Propaganda and the Chinese Dream

When we hear the word “propaganda” our minds automatically drag up images from a bygone era. Posters of Lord Kitchener pointing out at the public, or of Rosie the Riveter flexing her biceps, immediately spring to mind. Indeed the idea of the propaganda poster is so closely entwined with the past, of wars both hot and cold, that the thought of a country using it in today’s digital world seems almost laughable, but, believe it or not that’s exactly what’s happening in Mainland China. kitchener-rosieHistorically the Communist Party has successfully utilised various methods of propaganda as a way to strengthen its hold over the population. When we look at the focus of older propaganda posters used across China the contents vary drastically; many sought to establish Chairman Mao as the next natural Communist successor, painting him alongside the profiles of Engels, Marx, Lenin and Stalin. Other posters demonised the US, with images of evil, scheming US Presidents using Taiwan as a way to overthrow Beijing. Other posters still, looked to motivate the Chinese population, to push them to try and meet the ludicrously high production targets set by the Party during the Great Leap Forward.62204e99t7bfe1824d353690(“Destined to fail” – US & Taiwan: “If we work together we can take back China”)pc-1968-l-005(Marxist-Leninist Mao Ze Dong Thought Forever!)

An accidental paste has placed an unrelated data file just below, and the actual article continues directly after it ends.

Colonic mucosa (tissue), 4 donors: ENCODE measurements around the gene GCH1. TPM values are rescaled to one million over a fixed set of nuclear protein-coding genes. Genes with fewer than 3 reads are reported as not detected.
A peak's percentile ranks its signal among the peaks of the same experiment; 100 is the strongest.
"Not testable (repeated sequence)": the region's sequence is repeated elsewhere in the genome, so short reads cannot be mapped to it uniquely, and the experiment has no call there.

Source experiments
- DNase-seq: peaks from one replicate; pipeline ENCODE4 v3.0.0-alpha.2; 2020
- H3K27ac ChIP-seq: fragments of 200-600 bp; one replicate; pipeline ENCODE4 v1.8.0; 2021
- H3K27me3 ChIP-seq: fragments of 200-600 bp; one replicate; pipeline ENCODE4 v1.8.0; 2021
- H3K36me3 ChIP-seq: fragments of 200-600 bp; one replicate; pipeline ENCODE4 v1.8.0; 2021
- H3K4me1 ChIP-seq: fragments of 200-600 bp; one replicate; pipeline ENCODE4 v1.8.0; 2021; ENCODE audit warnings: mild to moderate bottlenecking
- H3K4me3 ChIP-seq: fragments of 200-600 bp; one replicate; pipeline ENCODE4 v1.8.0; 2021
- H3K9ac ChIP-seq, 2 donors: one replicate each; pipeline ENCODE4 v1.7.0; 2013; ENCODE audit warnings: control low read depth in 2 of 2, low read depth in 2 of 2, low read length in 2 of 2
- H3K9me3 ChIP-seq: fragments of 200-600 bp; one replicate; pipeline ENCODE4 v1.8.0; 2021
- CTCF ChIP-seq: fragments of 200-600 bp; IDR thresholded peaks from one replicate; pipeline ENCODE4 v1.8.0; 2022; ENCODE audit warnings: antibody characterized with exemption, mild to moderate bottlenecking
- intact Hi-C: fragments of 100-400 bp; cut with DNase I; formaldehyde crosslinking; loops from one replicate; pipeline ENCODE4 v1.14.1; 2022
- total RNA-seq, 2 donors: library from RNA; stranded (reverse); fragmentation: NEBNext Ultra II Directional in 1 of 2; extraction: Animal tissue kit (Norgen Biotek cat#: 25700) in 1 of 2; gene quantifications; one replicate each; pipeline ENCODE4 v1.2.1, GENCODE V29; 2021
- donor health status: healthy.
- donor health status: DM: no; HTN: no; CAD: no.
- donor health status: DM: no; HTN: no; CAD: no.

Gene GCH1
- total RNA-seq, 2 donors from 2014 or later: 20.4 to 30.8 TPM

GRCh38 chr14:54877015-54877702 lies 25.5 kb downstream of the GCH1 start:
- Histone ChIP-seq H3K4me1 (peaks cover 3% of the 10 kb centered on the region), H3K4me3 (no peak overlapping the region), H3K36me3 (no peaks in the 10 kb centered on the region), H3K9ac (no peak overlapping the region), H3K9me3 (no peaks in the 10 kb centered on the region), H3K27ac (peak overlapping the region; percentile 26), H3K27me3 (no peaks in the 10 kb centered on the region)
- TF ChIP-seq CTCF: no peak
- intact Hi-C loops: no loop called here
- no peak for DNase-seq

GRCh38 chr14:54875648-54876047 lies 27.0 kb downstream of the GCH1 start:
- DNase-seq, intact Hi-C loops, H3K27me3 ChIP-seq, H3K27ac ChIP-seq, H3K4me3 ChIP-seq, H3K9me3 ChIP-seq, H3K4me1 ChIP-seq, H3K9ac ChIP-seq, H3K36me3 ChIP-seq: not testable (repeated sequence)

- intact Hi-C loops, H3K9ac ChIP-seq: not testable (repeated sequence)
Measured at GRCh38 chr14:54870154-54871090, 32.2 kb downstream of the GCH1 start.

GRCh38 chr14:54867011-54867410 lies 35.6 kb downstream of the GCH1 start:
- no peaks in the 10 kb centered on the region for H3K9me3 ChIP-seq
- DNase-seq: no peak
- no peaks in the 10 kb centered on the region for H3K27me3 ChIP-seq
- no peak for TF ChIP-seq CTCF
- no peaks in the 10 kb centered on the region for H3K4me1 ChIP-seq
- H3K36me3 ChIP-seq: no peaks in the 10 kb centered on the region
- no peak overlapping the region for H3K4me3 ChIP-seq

As time has moved on the messages and posters have evolved. Following the death of Chairman Mao, the Party, under Deng Xiaoping’s leadership, looked to distance itself from its founder. With Deng at the helm the posters of old were destroyed and the new posters shifted their focus towards encouraging the modernisation of China and the opening up of the economy.